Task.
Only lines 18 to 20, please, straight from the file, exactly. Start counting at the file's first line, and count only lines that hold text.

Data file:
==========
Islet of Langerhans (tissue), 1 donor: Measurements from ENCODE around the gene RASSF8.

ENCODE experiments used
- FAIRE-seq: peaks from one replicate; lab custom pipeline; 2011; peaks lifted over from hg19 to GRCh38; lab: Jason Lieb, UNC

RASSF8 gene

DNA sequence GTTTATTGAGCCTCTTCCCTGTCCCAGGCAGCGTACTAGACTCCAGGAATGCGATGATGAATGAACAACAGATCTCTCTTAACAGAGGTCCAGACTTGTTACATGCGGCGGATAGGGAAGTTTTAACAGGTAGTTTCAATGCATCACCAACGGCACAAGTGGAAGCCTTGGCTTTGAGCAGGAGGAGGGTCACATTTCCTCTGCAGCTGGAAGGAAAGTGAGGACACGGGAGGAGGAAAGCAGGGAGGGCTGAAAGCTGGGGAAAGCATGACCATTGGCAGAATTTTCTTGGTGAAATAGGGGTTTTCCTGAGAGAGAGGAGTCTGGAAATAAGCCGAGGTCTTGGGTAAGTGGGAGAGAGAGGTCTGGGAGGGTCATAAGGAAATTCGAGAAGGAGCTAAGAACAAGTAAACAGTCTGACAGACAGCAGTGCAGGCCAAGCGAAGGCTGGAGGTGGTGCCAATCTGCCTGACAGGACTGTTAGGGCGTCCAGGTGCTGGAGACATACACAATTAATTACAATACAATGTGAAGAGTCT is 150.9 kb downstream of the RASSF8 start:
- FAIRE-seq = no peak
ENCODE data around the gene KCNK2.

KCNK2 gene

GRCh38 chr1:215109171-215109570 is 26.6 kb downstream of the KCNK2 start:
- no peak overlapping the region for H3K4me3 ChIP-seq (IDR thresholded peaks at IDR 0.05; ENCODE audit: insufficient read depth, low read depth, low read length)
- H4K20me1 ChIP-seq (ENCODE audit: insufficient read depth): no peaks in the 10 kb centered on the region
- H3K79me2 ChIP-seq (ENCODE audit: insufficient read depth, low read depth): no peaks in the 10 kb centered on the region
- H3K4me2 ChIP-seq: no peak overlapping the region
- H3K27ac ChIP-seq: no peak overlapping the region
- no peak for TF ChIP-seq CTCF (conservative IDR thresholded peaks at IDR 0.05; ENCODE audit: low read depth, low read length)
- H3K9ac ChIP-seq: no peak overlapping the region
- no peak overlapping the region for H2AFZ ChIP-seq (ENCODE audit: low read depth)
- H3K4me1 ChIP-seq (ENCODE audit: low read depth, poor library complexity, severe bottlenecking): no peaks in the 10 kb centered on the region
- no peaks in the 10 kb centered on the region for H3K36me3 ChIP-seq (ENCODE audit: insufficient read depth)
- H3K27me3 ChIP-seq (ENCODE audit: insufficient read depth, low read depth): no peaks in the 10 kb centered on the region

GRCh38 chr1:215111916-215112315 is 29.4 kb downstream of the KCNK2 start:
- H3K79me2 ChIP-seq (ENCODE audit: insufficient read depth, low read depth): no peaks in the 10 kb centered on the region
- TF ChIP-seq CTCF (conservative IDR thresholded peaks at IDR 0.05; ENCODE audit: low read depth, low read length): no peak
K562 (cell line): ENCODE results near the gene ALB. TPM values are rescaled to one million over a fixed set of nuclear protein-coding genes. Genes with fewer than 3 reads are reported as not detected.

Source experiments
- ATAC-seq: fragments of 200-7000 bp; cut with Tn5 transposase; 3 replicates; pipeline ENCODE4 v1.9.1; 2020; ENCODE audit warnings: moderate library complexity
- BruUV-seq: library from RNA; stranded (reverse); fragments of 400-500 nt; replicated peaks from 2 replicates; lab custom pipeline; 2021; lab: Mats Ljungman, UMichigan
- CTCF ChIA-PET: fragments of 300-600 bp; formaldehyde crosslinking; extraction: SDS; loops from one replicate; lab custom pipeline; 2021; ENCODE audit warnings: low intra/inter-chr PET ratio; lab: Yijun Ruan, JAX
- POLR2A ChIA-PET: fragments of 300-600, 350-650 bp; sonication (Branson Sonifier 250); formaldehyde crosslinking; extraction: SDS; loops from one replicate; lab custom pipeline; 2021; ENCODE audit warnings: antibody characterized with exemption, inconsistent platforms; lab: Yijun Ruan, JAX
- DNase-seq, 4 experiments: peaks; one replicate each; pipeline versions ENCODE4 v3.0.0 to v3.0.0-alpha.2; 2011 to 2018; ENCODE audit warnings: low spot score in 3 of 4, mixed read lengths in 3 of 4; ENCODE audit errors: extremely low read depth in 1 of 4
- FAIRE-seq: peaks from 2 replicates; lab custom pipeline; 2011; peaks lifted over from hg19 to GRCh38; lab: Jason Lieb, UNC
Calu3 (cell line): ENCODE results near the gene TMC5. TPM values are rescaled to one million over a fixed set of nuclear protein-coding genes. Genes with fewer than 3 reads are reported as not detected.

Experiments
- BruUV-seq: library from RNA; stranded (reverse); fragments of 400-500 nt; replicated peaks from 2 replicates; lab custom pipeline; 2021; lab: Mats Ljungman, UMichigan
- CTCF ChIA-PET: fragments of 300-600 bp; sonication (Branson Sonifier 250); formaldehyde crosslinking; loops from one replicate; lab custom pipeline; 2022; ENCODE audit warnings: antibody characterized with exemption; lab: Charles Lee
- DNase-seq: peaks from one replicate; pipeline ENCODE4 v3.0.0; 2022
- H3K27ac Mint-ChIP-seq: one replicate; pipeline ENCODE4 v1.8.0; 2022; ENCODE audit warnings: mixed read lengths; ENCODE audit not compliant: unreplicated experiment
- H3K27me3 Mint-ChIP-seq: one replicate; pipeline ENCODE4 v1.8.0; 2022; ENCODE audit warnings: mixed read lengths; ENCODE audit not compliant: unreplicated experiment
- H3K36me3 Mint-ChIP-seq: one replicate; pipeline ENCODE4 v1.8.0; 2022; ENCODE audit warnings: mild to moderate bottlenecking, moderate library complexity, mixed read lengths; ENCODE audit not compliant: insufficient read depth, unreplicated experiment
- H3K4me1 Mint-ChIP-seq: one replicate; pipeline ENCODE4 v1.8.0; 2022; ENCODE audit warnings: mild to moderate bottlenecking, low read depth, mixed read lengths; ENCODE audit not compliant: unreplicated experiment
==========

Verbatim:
- H3K4me1 ChIP-seq (ENCODE audit: low read depth, poor library complexity, severe bottlenecking): no peaks in the 10 kb centered on the region
- no peaks in the 10 kb centered on the region for H3K36me3 ChIP-seq (ENCODE audit: insufficient read depth)
- H3K27me3 ChIP-seq (ENCODE audit: insufficient read depth, low read depth): no peaks in the 10 kb centered on the region